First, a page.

Year of challenges outlined in MLA annual report

James Nason, 02/11/2011


Meat and Livestock Australia has released its annual report ahead of its annual general meeting in Longreach later this month. Click on link in story to read the annual report in full. For the first three months of 2011 the seasonal and market stars all seemed to have aligned for the Australian beef industry.

A widespread break in the season in many areas, historically high beef prices and an outlook buoyed by growing consumer demand in a diverse range of markets presented a welcome turnaround from the run of dry years and global economic uncertainty that went before.

But as anyone with even a short history in agriculture knows, good times are never to be taken for granted.

As Meat and Livestock Australia chairman Don Heatley reflects in Meat and Livestock Australia’s 2010-11 annual report released this week, a series of natural and man-made disasters quickly took the wind from the industry’s sails.

The March 11 earthquake and tsunami in Japan had a devastating impact on a nation that accounts for 23pc of Australia’s beef production. At the same time demand in US, Europe and the Australian domestic market retreated as consumer confidence was shaken by fears of a return to global economic recession.

To compound those challenges, the Australia dollar soared above parity against its US counterpart and stayed there, eroding the important price-advantage Australian beef has long-enjoyed in key export markets.  Wild daily fluctuations have also made life extremely difficult for exporters.

Then it was not so much wind taken from sails but anchors dropped on ships that added a further blow to the industry when exports to Indonesia, Australia’s largest market for live cattle, were halted on animal welfare grounds from June to August.

Despite those challenges, the news was not all bad in 2010-2011.

Favourable seasons contributed to an increase in beef production to 2.13 million tonnes carcase weight.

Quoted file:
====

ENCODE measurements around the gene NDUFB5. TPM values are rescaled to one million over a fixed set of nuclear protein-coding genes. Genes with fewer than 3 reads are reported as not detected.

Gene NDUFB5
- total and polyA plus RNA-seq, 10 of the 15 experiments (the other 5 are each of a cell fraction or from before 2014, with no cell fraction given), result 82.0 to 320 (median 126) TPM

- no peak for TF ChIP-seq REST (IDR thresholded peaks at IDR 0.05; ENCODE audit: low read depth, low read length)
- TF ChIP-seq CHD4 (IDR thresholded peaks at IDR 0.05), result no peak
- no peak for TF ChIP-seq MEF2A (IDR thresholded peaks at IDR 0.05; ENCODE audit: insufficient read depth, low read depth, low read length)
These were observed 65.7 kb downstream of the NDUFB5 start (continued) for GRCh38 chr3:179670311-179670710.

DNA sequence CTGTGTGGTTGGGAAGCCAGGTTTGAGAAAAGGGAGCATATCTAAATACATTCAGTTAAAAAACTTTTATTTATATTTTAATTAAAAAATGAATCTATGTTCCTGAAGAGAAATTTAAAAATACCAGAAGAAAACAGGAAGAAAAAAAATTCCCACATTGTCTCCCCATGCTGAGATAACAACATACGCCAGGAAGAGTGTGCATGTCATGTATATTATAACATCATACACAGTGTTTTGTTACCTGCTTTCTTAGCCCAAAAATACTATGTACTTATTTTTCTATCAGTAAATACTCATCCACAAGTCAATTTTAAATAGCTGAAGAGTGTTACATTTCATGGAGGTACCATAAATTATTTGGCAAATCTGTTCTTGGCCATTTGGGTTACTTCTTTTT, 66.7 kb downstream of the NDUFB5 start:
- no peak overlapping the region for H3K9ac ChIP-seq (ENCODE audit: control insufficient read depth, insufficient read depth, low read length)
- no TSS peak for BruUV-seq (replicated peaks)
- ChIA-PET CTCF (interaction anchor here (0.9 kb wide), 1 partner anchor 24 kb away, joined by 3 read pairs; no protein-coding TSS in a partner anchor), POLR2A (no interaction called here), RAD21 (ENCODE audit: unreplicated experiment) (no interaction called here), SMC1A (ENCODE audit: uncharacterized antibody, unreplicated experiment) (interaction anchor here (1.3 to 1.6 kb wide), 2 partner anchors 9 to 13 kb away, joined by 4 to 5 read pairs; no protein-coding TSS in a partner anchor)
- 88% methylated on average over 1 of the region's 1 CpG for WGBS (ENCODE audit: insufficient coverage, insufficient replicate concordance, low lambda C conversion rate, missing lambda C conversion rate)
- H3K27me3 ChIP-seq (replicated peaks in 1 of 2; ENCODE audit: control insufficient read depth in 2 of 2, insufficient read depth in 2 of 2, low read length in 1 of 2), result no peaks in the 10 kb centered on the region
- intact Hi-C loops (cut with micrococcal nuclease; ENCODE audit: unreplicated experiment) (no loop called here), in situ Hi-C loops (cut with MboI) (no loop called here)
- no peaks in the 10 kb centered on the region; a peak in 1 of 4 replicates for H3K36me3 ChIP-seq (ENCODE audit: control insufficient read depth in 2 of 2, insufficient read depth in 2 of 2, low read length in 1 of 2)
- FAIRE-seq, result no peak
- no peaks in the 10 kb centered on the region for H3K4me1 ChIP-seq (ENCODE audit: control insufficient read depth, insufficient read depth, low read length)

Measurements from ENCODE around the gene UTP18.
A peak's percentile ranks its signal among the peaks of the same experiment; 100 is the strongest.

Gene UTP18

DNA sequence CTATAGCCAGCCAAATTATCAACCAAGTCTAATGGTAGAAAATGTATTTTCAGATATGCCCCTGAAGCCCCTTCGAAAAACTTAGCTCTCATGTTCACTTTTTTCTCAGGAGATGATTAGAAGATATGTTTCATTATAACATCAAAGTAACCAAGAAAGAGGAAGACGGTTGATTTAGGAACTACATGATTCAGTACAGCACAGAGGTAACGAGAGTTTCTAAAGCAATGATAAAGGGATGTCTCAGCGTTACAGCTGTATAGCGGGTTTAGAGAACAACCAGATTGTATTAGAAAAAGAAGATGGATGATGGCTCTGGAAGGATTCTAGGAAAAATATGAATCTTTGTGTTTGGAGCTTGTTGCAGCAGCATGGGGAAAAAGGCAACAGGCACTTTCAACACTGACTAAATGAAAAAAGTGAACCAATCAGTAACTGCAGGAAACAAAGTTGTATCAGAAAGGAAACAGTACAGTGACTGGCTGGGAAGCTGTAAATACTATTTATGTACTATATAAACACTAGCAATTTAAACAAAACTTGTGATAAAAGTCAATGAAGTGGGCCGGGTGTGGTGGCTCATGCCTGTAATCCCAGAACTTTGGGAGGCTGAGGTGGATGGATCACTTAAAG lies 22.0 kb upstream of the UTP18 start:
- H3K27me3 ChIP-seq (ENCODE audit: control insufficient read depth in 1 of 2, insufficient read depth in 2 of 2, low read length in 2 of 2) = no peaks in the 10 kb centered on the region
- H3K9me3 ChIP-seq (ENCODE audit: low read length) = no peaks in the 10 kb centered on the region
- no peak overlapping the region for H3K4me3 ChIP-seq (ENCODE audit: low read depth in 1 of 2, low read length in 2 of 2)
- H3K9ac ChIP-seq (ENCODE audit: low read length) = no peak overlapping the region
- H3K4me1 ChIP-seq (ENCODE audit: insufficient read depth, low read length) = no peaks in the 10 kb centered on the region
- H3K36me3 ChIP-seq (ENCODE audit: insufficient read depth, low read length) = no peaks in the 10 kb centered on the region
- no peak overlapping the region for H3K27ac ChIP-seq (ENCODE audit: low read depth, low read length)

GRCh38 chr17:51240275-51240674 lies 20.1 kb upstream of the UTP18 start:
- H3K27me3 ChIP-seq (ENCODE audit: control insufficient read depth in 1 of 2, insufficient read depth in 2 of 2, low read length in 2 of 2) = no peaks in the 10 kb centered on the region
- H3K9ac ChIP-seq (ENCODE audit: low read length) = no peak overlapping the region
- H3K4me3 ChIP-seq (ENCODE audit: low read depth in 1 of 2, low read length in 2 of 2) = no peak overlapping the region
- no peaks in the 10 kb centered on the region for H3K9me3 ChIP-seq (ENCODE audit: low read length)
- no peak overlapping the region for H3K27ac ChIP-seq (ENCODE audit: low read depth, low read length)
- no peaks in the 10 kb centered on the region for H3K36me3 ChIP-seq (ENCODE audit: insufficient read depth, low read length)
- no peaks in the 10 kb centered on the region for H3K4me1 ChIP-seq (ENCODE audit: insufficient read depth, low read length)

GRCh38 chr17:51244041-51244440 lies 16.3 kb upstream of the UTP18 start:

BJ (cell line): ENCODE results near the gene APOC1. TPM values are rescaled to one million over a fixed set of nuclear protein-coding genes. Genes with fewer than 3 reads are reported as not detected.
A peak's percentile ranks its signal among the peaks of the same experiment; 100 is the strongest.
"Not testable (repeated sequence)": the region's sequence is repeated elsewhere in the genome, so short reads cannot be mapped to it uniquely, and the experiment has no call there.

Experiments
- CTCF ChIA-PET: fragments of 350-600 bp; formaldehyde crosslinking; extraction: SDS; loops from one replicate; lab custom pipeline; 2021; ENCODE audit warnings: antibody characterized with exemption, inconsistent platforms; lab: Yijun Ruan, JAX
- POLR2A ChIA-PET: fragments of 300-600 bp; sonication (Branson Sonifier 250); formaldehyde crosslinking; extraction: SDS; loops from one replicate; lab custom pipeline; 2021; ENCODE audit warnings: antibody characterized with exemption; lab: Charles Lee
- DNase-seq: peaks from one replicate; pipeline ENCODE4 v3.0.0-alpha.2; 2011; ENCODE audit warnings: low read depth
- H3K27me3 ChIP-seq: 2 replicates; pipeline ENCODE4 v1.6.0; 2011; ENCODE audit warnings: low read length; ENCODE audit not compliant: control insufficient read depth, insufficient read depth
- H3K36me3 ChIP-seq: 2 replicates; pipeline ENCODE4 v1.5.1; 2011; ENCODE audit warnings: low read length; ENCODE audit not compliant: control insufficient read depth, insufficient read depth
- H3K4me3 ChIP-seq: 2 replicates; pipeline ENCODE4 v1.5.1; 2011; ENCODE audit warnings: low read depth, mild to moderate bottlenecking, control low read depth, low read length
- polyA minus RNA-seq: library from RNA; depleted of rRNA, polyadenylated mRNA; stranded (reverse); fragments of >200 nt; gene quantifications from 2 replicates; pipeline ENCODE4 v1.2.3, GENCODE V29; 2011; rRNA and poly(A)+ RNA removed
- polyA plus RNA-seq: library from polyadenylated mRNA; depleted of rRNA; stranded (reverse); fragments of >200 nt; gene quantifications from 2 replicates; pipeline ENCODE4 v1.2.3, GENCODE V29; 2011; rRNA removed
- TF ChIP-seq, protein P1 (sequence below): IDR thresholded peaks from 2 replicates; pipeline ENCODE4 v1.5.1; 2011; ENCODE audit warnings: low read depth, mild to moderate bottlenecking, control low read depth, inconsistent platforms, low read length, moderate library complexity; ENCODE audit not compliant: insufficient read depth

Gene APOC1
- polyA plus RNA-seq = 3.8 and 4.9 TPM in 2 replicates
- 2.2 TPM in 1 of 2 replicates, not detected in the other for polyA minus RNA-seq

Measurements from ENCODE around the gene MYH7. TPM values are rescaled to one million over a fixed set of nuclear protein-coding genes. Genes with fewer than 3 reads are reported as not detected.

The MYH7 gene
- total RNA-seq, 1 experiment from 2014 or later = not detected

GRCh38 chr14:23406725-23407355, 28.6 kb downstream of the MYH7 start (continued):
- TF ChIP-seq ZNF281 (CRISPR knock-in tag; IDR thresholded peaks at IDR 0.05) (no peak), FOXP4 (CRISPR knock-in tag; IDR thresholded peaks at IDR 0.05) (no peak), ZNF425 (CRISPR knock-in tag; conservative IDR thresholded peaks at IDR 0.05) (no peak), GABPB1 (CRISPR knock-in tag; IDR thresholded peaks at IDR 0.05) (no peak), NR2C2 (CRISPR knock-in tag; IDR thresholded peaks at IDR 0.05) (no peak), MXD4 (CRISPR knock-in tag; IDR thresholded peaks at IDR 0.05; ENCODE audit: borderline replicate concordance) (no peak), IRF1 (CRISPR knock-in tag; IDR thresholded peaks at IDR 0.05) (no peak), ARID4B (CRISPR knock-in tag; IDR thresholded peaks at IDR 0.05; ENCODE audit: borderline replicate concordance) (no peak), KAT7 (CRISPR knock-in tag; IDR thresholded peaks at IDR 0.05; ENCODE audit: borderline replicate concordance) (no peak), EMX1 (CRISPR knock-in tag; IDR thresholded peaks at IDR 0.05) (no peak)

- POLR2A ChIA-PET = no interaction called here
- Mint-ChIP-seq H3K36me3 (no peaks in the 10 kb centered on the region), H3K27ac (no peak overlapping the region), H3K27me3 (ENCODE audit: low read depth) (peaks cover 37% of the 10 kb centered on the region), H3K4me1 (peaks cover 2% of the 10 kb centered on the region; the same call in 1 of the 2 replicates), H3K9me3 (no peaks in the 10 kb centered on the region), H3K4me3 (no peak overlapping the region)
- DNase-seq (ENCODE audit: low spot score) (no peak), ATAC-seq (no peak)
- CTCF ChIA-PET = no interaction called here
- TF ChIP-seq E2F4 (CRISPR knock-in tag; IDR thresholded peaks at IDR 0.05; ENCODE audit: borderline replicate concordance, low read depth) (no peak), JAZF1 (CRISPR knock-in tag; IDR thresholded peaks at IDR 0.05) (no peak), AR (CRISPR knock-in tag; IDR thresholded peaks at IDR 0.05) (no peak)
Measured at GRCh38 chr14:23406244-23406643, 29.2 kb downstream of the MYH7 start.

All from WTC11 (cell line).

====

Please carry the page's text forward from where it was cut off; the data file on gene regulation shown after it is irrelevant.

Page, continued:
Average profitability of cattle enterprises improved in line with the good season (with the obvious exception of those directly affected by the Indonesian export ban), despite increased input costs.

Annual beef exports rose by 4.1pc to reach 937,000 tonnes shipped weight, highlighting the benefits of work by export processors and industry bodies such as MLA to diversify export markets.

With traditional key markets of Japan and US subdued, emerging markets such as South East Asia, China, Russia and the Middle East accounted for a record of more than 30pc total beef shipments for the year.

Domestically 742,230t of beef were consumed, a decrease of 3.4pc, which reflected the increased demand from export markets which left less supply for domestic consumption.

Mr Heatley, who retires from the MLA board at its annual general meeting in Longreach later this month, pointed to reasons for optimism ahead.

The Australian red meat industry was ideally placed to take advantage of rising demand for protein in the emerging economies of Asia.

While the live export ban had been difficult, Mr Heatley said it had provided the impetus for the trade to improve its welfare credentials which in turn would help to increase community trust in the industry.

“Producers should look beyond short-term volatility towards the fundamental trends and opportunities underlying our industry,” Mr Heatley said.

“MLAs work in building demand, productivity, and trust for the red meat and livestock industry can provide you with the tools to identify and take advantage of these opportunities into the future. “

Meat and Livestock Australia 's 2010-11 annual report can be viewed by clicking here

MLA’s annual report for 2010-11 by the numbers:

  • MLA completed 2010-11 with a surplus of $900,000.
  • Expenditure decreased by 2.5pc to $166.5 million.
  • Revenue decreased by $2.6m to $167.4m.
  • .$76.1m was spent on Research and Development and $90.4m on marketing programs.
  • Income from levies decreased marginally to $96.1m.
  • The $A appreciated by 18pc during the financial year against the US dollar to rise to $1.09 in May, and $1.06 at the end of June
  • Producer levies made up 57pc of MLA’s total revenue.
  • MLA has 47,500 beef, sheepmeat and goatmeat producer members in 2010-11.
  • Grassfed cattle producers remain the single largest contributor of transaction levies to Meat and Livestock Australia, accounting for $56,191,000 of MLA’s transaction levy funds or 58pc.
  • Lambs account for $28,683,000 or 29pc of transaction levy funds, followed by grainfed cattle with $8,469,000 (9pc), sheep $2,144,000 (2pc) and goats $616,000 (<1pc).
  • Other revenue sources included Government $40.3m, R&D partnerships $10.4m, processor contributions $8,980,000. Live exporter contributions totalled $2,167,000.






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